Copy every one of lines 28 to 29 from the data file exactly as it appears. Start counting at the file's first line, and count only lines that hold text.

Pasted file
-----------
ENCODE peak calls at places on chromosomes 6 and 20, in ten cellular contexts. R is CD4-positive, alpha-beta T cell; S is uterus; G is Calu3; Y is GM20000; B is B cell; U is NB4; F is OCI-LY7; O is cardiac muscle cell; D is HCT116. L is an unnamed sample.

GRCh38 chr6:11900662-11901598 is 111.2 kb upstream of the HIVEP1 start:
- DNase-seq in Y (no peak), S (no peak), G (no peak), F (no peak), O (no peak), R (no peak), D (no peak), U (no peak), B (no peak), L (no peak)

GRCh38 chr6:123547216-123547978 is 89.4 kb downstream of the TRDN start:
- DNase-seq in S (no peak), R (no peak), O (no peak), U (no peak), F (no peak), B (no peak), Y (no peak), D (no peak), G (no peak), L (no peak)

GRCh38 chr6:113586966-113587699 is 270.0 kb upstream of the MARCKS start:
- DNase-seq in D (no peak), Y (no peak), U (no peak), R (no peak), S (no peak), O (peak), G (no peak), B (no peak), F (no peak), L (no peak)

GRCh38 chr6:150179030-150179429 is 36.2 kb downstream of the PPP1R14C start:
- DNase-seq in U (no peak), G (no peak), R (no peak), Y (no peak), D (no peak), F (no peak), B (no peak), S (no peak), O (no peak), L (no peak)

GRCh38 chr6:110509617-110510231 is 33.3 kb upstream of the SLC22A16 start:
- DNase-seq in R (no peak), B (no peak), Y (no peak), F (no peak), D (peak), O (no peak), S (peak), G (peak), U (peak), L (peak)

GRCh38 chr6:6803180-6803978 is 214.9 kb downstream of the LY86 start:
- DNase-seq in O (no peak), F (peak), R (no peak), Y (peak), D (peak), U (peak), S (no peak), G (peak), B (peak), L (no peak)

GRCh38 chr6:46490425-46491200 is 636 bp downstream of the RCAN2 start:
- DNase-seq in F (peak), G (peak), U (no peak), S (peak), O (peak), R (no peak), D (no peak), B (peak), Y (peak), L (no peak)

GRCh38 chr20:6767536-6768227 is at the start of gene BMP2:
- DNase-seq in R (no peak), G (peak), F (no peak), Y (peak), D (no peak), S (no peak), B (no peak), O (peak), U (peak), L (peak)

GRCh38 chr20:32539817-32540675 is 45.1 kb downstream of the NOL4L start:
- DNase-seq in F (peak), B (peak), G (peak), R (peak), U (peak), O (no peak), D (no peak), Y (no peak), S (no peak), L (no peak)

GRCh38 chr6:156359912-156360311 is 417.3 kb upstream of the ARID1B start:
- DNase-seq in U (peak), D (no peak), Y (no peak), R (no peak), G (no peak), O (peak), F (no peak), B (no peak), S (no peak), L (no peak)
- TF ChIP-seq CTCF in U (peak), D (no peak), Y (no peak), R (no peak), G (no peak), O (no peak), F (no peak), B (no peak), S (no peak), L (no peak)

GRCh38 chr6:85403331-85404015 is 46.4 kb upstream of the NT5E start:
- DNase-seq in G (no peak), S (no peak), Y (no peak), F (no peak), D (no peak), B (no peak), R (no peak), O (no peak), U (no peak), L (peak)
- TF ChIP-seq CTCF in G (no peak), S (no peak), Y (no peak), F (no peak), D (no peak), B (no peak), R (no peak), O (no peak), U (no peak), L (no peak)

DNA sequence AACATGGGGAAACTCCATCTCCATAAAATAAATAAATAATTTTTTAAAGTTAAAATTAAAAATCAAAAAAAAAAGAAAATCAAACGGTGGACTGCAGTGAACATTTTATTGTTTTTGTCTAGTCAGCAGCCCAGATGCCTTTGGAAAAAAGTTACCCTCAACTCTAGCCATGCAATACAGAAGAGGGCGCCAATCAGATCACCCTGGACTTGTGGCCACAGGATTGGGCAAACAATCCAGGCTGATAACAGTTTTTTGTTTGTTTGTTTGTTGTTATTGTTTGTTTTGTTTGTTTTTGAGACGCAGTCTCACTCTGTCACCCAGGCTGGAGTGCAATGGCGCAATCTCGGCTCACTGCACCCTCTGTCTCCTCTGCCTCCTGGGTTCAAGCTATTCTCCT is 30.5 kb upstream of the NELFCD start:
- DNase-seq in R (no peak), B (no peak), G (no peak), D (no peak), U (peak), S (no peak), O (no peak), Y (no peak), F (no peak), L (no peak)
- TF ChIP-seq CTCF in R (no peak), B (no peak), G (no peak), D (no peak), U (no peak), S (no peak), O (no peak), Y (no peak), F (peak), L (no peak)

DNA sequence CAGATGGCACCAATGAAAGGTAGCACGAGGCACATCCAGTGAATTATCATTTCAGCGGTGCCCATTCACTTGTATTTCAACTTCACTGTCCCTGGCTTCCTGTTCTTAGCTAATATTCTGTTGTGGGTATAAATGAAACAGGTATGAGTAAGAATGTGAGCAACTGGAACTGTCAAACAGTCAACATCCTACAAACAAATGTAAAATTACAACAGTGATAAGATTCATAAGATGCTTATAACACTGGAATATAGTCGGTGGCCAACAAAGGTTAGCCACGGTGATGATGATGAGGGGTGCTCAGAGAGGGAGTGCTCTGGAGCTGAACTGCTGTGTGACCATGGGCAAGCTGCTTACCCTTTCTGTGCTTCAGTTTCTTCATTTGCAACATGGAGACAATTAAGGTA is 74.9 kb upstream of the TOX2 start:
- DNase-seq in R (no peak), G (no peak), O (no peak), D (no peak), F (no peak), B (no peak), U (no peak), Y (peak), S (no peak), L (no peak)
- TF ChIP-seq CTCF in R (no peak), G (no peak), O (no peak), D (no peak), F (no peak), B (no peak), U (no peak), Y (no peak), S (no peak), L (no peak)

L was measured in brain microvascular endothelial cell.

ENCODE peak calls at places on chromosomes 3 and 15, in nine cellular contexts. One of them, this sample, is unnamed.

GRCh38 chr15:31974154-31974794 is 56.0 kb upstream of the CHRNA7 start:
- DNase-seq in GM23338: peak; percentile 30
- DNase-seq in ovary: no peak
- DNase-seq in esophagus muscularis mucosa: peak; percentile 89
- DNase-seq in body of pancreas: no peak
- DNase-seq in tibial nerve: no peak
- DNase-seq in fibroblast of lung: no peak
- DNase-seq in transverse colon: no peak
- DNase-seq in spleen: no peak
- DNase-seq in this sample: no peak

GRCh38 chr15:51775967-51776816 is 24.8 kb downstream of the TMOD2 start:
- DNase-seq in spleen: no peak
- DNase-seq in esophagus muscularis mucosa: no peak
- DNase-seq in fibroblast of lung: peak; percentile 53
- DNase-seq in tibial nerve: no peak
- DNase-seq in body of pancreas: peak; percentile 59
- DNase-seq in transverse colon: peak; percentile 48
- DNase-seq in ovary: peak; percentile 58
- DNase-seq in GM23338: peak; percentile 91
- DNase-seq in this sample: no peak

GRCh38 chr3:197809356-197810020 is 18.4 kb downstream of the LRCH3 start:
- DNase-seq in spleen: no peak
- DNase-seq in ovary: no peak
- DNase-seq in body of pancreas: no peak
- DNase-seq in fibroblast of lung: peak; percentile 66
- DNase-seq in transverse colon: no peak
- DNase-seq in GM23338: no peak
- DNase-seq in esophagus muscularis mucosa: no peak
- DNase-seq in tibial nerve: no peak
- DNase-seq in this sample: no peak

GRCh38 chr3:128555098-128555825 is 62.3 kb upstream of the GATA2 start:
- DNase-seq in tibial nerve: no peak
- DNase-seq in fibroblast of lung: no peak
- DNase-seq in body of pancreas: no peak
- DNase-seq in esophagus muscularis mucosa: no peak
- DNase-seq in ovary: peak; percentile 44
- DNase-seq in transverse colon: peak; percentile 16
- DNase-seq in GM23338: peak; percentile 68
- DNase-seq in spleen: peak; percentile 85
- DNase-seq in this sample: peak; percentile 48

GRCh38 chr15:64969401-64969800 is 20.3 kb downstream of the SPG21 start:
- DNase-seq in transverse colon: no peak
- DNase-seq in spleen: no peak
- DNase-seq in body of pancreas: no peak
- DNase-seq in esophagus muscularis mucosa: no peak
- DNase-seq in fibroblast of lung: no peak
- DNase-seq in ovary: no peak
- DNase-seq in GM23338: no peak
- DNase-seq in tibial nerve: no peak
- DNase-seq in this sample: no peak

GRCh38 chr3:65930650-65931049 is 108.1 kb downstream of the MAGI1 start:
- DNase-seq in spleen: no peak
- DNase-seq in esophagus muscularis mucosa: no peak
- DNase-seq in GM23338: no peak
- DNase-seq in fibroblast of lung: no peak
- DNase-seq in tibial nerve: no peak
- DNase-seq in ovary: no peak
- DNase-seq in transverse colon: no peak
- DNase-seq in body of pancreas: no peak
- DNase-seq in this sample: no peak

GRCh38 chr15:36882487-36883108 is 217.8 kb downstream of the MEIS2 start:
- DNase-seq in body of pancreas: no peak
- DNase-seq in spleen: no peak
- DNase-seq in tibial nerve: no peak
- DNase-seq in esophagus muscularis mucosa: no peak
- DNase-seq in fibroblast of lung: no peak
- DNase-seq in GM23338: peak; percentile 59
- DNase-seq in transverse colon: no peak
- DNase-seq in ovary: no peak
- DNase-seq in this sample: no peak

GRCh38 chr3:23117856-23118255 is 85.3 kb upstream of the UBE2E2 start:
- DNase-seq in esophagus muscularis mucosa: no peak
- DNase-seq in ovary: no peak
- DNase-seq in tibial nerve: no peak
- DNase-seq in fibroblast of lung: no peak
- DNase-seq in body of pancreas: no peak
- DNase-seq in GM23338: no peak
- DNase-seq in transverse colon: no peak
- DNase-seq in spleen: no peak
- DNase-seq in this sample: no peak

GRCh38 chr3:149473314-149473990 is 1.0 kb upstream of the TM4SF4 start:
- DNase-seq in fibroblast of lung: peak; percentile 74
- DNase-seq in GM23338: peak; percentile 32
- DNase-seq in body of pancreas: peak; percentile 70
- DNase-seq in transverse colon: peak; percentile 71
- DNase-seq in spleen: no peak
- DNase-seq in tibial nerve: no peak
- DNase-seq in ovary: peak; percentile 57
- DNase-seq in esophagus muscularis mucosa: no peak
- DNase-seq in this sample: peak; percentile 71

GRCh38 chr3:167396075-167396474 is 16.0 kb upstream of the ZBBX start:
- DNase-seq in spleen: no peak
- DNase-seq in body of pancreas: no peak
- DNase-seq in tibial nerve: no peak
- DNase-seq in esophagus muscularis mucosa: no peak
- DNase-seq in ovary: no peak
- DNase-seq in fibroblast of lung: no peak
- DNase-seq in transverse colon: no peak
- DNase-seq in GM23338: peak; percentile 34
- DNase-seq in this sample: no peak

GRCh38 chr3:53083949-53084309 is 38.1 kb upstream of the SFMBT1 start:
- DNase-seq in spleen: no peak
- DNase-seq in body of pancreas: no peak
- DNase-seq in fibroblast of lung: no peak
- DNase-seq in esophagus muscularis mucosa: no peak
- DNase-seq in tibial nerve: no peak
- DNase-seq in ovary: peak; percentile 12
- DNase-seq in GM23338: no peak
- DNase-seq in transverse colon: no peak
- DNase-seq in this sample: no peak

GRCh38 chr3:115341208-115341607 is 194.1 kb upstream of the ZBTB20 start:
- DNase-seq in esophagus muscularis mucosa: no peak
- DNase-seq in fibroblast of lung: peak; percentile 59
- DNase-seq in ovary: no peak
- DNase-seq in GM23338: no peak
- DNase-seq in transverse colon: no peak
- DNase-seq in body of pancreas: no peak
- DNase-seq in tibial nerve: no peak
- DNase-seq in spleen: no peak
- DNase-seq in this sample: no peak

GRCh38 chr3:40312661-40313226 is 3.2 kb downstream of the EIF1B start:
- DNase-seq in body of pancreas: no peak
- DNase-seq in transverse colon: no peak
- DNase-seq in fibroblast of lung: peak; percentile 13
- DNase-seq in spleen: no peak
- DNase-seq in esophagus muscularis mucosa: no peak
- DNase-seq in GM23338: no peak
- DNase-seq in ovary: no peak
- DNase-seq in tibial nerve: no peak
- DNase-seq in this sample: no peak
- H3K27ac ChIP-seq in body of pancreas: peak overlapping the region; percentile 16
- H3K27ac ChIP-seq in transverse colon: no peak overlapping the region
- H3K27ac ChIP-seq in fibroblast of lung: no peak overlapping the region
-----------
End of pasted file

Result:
- TF ChIP-seq CTCF in R (no peak), B (no peak), G (no peak), D (no peak), U (no peak), S (no peak), O (no peak), Y (no peak), F (peak), L (no peak)

DNA sequence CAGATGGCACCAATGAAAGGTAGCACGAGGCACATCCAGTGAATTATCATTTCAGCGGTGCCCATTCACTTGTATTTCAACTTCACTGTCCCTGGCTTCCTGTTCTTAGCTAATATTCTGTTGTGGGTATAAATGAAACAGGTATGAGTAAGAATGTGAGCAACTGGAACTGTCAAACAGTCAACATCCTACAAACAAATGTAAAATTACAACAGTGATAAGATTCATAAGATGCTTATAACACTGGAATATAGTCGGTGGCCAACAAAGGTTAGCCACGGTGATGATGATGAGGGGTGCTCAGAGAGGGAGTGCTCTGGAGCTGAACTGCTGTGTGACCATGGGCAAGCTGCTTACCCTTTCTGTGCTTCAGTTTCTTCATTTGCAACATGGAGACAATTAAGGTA is 74.9 kb upstream of the TOX2 start: